379
European label declarations
390
128 Acknowledgements
392
Utilizing starches in product development
393
132 Components of starch
394
133 Food applications for natural and modified starches
396
134 Methods of starch selection
399
135 Factors affecting starch in food products
402
136 Using the functional properties of starch to enhance food products
409
137 References
423
Modified starches and the stability of frozen foods
425
142 The structure and stability of frozen foods
426
143 The role of modified starch in stabilizing frozen foods
432
144 Future trends
436
146 References
437
Starchlipid interactions and their relevance in food products
441
lipids and emulsifiers
448
154 The effects of lipids on starch behaviour
450
155 Enzymatic degradation of amyloselipid complexes
453
156 Future trends
454
Starchbased microencapsulation
461
starch hydrolysates derivatives polymers and granules
464
163 Starchbased shell matrices for food ingredients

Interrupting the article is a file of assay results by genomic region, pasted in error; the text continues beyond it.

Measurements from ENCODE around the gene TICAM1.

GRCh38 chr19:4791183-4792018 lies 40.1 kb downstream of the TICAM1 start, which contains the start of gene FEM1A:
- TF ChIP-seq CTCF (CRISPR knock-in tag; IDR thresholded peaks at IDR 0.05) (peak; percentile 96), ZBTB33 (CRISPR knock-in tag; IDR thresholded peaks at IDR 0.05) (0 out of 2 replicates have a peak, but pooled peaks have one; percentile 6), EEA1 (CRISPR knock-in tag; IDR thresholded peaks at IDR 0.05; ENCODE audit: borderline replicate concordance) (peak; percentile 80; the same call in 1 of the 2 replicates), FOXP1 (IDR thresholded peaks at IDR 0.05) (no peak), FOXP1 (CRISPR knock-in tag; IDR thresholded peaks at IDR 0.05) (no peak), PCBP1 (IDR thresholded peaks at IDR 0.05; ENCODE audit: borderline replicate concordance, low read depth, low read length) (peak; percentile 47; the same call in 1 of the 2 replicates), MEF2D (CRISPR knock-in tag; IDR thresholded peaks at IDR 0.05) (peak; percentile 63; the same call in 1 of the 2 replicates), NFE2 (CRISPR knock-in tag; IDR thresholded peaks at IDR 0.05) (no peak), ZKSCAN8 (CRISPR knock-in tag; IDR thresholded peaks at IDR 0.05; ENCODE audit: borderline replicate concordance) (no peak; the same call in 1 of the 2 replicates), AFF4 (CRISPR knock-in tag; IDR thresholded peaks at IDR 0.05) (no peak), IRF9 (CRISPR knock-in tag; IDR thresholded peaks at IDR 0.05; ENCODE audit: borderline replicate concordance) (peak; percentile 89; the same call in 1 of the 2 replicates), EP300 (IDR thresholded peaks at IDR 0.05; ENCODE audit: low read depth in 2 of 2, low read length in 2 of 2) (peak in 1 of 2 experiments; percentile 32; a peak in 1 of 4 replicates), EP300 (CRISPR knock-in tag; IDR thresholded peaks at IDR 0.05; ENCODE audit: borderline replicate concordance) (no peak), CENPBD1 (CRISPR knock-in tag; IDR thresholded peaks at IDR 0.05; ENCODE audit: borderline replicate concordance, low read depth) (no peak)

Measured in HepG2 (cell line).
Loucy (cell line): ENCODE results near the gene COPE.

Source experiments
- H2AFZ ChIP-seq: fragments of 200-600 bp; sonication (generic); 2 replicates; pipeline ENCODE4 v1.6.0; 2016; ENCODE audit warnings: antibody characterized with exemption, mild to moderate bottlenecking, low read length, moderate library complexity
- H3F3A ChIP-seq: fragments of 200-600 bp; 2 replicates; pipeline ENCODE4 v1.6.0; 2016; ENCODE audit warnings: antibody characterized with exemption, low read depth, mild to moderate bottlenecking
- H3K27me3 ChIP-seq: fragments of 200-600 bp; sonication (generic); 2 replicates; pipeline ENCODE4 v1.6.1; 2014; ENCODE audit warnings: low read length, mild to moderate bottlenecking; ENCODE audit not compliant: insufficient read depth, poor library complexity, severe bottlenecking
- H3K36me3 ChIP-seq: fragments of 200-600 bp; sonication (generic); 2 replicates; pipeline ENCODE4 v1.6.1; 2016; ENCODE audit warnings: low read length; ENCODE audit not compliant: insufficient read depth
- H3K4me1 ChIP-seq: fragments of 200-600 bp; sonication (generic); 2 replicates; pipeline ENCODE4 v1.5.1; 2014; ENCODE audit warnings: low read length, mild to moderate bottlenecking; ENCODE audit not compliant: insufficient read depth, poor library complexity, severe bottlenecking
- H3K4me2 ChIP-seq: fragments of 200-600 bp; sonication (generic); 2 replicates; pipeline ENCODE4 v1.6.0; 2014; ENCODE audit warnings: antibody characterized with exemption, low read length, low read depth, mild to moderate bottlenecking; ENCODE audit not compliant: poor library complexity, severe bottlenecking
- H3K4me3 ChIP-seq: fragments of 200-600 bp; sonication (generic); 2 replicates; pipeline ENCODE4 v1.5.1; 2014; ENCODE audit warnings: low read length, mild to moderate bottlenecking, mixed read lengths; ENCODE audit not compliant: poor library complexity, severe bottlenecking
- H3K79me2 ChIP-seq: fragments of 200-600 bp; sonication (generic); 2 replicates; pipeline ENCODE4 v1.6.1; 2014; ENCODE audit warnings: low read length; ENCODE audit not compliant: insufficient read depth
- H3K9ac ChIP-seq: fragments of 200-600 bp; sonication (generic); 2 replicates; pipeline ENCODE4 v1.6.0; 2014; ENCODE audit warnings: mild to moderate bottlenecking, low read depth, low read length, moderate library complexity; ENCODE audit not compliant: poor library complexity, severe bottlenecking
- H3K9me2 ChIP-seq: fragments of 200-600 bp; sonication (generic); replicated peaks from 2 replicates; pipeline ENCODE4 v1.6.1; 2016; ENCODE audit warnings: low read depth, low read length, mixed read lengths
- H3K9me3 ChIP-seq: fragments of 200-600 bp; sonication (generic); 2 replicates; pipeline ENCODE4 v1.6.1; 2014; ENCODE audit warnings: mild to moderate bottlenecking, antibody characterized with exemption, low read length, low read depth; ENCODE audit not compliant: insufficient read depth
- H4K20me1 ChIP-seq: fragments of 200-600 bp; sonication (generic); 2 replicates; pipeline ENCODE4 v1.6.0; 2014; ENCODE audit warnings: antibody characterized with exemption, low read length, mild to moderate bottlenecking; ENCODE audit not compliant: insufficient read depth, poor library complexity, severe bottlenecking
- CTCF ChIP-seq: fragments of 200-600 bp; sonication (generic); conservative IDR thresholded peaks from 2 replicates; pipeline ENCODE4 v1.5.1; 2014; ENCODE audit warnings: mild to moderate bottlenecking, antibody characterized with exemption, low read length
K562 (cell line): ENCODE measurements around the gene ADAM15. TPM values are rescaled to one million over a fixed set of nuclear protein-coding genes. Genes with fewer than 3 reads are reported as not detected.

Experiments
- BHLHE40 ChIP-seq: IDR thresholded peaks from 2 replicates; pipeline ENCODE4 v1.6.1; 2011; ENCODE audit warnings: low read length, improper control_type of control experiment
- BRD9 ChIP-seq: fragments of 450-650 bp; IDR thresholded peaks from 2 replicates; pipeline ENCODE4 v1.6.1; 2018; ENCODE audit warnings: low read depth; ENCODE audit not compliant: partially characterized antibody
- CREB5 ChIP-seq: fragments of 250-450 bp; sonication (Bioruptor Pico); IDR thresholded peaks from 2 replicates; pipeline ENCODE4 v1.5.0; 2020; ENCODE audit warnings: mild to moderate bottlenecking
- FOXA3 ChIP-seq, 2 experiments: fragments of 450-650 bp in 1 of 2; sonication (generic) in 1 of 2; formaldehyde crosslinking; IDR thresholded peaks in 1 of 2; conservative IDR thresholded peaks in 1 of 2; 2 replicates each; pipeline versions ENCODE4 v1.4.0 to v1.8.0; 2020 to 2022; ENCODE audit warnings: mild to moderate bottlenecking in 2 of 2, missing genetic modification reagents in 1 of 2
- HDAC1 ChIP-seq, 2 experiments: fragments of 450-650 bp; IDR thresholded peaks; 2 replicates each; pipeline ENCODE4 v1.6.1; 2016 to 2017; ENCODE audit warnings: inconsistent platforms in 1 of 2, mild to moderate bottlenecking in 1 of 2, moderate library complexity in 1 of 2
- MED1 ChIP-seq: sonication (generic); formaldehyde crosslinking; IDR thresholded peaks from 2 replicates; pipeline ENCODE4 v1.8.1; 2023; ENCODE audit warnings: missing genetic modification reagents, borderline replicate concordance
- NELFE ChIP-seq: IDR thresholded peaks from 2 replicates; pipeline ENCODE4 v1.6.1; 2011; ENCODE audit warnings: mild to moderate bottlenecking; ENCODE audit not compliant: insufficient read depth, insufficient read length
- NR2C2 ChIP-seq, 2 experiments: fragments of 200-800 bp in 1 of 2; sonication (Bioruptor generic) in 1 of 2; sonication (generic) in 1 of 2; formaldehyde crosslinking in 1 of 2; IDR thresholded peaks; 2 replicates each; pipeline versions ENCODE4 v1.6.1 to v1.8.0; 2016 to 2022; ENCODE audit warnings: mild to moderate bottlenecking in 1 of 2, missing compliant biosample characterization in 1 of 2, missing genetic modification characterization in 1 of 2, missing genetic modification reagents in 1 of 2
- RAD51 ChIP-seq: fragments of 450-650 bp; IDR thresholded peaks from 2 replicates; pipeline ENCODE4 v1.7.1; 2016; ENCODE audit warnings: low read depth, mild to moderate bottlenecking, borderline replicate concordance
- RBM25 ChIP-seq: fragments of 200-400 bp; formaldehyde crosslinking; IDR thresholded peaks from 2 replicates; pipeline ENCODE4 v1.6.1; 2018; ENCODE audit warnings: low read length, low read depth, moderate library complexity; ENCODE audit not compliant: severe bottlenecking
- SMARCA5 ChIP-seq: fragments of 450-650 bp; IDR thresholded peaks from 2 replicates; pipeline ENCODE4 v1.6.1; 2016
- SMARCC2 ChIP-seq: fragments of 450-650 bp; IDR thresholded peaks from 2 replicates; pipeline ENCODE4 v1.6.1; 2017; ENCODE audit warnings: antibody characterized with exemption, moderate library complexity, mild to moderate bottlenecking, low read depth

469
164 Future trends
470
165 References
471
Starch and health
475
Development of a range of industrialised cerealbased foodstuffs high in slowly digestible starch
477
172 Characteristics and properties of starch and starchy foods
481
173 Low G I diets and their associated health benefits
488
low glycaemic index high slowly digestible starch plain biscuits the EDP Long lasting energy range developed by Danone Vitapole
494
175 Future trends
498
177 Acknowledgements
499
178 References
500
Starch physical and mental performance
505
energy requirements delivery and availability
507
the effects of glucose
518
the effects of CHO and glucose during the day
523
185 Future trends
531
186 References
532
Detecting nutritional starch fractions
541
192 Methods of determining RAG SAG and RS fractions
544
193 Quality control and troubleshooting
551
194 Carbohydrate bioavailability data for selected foods
553
196 Acknowledgement
557
Resistant starch
560
202 Effects of resistant starch on the digestive system
562
203 Improving the functional effects of resistant starch
567
204 Future trends
571
206 References
572
Analysing starch digestion
575
213 The determinants of the rate of absorption of starchderived glucose
578
214 Techniques for monitoring starch digestion
581
215 Current applications of slowly available starch and the prevention of hyper and hypoglycemia
583
216 Future trends
586
217 Sources of further information and advice
587
Index
590